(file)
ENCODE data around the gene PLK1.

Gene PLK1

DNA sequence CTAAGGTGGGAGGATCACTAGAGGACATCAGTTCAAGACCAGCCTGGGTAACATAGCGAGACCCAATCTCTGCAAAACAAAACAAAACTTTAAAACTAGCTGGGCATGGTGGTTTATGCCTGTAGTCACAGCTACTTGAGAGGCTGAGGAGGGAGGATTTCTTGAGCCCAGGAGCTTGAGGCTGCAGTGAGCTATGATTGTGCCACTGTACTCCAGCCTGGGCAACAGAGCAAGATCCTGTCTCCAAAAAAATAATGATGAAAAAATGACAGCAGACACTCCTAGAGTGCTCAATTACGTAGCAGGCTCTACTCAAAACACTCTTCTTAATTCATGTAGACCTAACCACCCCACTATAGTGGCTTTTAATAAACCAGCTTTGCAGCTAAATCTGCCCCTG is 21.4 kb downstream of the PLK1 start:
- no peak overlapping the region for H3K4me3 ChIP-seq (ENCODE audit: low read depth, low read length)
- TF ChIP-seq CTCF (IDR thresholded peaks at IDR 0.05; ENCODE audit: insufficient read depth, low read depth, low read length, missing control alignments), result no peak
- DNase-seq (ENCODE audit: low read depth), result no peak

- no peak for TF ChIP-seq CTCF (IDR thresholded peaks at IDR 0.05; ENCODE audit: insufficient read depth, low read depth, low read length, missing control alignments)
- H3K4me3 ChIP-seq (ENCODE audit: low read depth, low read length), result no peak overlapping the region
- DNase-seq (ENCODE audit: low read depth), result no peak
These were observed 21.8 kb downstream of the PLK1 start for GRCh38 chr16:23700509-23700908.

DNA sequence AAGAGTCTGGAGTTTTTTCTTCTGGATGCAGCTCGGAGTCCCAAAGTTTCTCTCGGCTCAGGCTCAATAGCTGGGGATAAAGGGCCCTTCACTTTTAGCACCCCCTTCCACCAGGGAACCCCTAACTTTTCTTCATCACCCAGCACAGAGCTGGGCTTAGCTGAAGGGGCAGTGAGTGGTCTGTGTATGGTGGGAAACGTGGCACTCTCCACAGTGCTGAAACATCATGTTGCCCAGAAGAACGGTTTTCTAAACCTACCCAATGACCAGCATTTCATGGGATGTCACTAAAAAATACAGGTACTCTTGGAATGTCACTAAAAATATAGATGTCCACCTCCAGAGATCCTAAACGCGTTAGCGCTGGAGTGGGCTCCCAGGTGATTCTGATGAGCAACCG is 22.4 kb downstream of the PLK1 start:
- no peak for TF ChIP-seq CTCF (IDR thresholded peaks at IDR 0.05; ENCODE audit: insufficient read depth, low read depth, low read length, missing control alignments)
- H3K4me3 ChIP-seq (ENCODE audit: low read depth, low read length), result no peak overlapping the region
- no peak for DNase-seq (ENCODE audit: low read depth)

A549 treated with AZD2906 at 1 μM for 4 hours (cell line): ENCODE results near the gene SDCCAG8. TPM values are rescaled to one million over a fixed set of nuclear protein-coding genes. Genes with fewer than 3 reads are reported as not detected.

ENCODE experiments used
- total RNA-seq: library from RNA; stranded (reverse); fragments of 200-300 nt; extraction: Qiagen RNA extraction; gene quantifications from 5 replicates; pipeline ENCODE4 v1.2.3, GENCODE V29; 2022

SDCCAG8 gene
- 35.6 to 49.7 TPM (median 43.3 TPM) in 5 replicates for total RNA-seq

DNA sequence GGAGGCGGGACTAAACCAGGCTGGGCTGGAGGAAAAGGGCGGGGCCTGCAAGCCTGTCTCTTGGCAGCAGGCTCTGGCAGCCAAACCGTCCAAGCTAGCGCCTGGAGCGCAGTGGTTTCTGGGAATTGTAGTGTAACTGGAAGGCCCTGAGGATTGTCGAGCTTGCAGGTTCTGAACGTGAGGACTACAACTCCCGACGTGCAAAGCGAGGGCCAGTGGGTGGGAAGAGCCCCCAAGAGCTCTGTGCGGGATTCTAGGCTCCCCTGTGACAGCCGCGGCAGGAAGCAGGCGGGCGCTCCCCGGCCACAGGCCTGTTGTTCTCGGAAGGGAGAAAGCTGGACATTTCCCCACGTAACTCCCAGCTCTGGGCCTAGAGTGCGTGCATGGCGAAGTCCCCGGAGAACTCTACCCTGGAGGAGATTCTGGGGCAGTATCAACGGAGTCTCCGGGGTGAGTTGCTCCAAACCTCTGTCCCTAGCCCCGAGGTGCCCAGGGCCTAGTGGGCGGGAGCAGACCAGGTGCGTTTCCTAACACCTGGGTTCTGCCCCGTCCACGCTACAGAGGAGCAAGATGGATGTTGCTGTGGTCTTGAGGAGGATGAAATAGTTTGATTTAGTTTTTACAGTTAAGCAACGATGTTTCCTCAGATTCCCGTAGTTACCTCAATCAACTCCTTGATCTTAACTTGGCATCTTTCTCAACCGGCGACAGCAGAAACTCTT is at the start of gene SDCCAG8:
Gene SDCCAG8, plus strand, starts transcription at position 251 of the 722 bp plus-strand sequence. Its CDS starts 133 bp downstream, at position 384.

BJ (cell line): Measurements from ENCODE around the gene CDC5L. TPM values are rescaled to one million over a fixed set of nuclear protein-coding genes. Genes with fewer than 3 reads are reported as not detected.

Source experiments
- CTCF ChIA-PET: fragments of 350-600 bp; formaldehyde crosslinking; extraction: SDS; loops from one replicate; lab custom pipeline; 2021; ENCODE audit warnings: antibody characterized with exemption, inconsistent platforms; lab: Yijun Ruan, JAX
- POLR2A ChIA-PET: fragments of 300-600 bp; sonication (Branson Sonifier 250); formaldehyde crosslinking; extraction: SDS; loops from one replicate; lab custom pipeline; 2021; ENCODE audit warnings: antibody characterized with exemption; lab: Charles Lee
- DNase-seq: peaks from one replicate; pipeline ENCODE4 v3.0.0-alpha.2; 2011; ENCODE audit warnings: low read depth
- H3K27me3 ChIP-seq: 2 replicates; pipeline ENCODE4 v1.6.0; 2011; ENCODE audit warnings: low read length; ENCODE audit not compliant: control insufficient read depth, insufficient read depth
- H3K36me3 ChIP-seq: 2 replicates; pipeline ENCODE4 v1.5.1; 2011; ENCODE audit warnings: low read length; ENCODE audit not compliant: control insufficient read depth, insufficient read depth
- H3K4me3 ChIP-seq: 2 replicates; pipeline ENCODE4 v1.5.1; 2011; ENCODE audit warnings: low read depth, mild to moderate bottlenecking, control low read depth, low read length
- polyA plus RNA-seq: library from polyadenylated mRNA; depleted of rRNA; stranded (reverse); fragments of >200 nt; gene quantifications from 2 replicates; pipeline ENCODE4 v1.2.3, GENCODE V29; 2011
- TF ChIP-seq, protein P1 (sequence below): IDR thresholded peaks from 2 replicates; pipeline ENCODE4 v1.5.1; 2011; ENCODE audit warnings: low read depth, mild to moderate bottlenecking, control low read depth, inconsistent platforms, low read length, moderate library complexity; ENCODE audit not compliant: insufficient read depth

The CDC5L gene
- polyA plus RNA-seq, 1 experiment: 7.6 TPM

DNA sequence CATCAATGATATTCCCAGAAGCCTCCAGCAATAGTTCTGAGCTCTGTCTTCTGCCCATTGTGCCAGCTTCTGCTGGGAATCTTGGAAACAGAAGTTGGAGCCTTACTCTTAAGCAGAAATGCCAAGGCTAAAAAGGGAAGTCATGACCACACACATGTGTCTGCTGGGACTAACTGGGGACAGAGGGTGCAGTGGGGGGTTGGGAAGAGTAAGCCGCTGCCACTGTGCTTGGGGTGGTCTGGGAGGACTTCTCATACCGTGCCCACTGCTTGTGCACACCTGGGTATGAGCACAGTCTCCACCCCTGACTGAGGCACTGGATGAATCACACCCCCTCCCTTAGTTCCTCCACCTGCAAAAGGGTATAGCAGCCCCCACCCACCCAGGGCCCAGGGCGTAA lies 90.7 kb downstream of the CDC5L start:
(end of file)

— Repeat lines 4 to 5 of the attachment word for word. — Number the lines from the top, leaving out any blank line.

- no peak overlapping the region for H3K4me3 ChIP-seq (ENCODE audit: low read depth, low read length)
- TF ChIP-seq CTCF (IDR thresholded peaks at IDR 0.05; ENCODE audit: insufficient read depth, low read depth, low read length, missing control alignments), result no peak